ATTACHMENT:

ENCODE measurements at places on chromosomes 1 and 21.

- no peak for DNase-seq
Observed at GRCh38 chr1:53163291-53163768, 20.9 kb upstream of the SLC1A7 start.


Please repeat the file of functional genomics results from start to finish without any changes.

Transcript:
ENCODE measurements at places on chromosomes 1 and 21.

- no peak for DNase-seq
Observed at GRCh38 chr1:53163291-53163768, 20.9 kb upstream of the SLC1A7 start.